Sunday, July 21, 2024

Envisioning cyber resilience beyond ransom payments

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In a world with ever-evolving cyber threats and increasingly stringent cyber resilience requirements, new market insights point to a clear difficulty in recovering operations despite making ransom payments after a breach.

The stark revelation comes from Veeam Software Group GmbH, whose recent Ransomware Trends report covered more than 1,200 organizations and 3,600 unique incidents.

“To me, this is endemic to the problem facing our industry right now,” said Jason Buffington, vice president of market strategy at Veeam. “One of the questions that was asked in the survey was basically, ‘Did you pay and did it work?’ So there are four outcomes that come back. Four out of five organizations actually paid the ransom. But if you think about it, 27 out of 81 paid and still couldn’t recover. In one out of three cases they paid but couldn’t recover — that’s our statement of the problem.”

Buffington spoke with Christophe Bertrand of theCUBE Research during an AnalystANGLE segment on theCUBE, SiliconANGLE Media’s livestreaming studio. They discussed the findings of the Veeam survey and the sobering picture it paints about the current state of cyber resilience.

Cyber ​​resilience: The broader impact of cyberattacks on businesses

As highlighted in the Ransomware Trends report, 81% of respondents admitted to paying ransoms, but only 51% recovered their data. Surprisingly, however, the survey also reported that the size of unrecoverable data was 43%. So while some organizations regain some normality after ransom payments, recovery was mostly incomplete. This points directly to the ineffectiveness of simply paying the ransom.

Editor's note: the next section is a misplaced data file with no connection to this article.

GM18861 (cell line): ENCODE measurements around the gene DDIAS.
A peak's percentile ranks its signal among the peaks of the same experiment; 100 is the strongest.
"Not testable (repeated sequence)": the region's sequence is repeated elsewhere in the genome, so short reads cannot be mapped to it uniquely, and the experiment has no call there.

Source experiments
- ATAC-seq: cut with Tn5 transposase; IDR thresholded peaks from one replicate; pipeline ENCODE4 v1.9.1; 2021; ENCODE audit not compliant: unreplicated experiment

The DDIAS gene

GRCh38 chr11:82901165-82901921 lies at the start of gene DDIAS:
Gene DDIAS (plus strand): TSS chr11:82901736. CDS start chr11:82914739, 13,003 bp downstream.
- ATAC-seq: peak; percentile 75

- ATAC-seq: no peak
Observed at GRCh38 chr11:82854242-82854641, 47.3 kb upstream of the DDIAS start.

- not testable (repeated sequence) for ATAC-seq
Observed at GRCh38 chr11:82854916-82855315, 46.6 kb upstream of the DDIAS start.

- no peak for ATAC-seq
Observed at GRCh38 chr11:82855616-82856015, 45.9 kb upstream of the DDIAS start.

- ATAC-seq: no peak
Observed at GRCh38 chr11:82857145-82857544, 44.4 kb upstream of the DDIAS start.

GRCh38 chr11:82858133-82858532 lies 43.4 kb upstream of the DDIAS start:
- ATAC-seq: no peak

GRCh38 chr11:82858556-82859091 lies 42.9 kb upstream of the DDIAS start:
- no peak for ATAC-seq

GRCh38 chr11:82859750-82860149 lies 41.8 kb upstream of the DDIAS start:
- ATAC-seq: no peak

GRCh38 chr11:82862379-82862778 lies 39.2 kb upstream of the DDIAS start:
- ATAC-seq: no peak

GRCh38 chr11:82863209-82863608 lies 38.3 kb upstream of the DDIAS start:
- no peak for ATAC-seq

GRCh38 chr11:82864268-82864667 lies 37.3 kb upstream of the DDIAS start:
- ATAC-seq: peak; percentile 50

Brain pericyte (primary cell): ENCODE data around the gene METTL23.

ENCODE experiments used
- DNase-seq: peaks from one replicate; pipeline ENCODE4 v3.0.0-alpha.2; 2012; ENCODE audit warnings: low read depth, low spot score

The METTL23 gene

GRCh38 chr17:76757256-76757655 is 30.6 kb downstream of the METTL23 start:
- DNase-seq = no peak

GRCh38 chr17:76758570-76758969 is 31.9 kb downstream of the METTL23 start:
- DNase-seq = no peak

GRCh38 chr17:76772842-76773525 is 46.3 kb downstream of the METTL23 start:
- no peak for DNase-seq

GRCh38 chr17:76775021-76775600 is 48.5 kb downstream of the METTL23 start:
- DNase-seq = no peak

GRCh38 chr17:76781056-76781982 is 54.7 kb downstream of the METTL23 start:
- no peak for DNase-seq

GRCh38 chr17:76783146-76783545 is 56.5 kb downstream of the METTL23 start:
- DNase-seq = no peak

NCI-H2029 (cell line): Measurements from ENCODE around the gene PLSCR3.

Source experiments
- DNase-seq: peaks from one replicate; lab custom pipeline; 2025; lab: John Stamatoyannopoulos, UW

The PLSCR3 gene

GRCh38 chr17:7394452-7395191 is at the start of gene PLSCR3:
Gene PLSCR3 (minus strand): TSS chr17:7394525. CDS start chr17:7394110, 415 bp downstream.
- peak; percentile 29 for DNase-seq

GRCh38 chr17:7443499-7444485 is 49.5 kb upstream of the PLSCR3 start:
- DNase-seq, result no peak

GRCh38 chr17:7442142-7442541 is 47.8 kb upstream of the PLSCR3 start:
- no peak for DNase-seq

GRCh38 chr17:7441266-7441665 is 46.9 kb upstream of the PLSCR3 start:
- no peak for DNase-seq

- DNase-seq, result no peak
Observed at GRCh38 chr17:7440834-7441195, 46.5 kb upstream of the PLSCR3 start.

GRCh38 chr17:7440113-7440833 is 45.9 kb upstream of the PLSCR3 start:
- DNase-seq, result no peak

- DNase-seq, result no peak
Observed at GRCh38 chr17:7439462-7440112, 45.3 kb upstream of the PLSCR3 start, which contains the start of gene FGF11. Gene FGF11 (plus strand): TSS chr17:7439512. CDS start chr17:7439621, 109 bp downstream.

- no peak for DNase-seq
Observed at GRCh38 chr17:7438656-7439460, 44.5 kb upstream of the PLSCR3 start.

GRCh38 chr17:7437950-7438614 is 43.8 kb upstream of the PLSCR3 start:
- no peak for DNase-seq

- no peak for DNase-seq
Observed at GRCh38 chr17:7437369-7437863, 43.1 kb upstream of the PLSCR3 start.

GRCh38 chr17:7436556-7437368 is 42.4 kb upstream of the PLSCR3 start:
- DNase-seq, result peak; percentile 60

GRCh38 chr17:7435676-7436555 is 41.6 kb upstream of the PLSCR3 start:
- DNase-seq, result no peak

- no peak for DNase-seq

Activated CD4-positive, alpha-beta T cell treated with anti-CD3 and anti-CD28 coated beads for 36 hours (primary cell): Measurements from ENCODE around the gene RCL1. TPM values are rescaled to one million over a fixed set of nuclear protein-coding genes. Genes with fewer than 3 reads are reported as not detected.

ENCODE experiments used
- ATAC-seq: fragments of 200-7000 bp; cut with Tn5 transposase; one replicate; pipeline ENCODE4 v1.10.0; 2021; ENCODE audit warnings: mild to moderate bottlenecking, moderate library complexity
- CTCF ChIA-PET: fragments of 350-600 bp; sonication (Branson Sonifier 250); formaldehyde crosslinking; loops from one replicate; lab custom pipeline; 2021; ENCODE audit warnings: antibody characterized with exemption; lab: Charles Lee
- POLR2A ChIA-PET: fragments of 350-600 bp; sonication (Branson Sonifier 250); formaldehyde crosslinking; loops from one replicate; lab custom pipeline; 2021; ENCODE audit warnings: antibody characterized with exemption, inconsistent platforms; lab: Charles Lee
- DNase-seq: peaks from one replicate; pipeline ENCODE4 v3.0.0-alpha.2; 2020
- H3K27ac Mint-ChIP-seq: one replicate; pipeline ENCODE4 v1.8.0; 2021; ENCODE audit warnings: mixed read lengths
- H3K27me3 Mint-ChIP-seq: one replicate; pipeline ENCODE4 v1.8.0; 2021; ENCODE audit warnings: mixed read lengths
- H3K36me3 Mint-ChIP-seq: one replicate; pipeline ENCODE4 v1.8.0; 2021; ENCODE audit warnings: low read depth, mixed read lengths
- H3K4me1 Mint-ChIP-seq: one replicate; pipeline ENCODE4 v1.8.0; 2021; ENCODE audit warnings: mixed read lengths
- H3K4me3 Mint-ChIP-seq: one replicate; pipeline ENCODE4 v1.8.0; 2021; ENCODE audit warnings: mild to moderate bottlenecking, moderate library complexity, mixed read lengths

Only 15% of respondents were able to recover from a major ransomware attack without paying. This grim picture illustrates the serious gaps in current cyber resilience practices, Buffington said.

“That’s our goal; the goal should be to have the other 85% of victims say, ‘No, we’re not going to pay, we’re going to restore,’” he said. “That’s really the current picture: more people, almost twice as many, who were paid but couldn’t restore than those who restored without paying.”

Contrary to popular belief, the financial ramifications of cyberattacks extend far beyond the ransom itself. The report shows that an overwhelming 89% of organizations cited that their biggest financial impact was not the ransom payment itself. In fact, ransom payments typically account for only 32% of the total business impact of a cyberattack, according to Buffington. So if the ransom were $320,000, the total cost to the company would be around $1 million.

“One of the new things in this year’s research is that we asked organizations how much the ransom was and then how much was the total bill,” Buffington said. “So how much was the overall business impact? There’s so much beyond the ransom itself. “That number … turns out that on average, when it was all over, the ransom only accounted for 32% of the overall business impact.”

A major challenge to achieving effective cyber resilience is the attack on backup repositories. According to the survey, 96% of cyberattacks targeted backup systems and 76% of these attacks managed to compromise them.

“It’s like… you throw me off the side of a boat in the middle of the ocean, what’s the first thing you want to do to make sure I pay the ransom and buy you your life preserver? “You climb up the ladder and make sure there’s nothing floating around me,” Buffington said. “Remove the ability to save me so you can pay for your life preserver.”

Here is the full interview with Jason Buffington:

Image: Rafa Jódar / Getty Images

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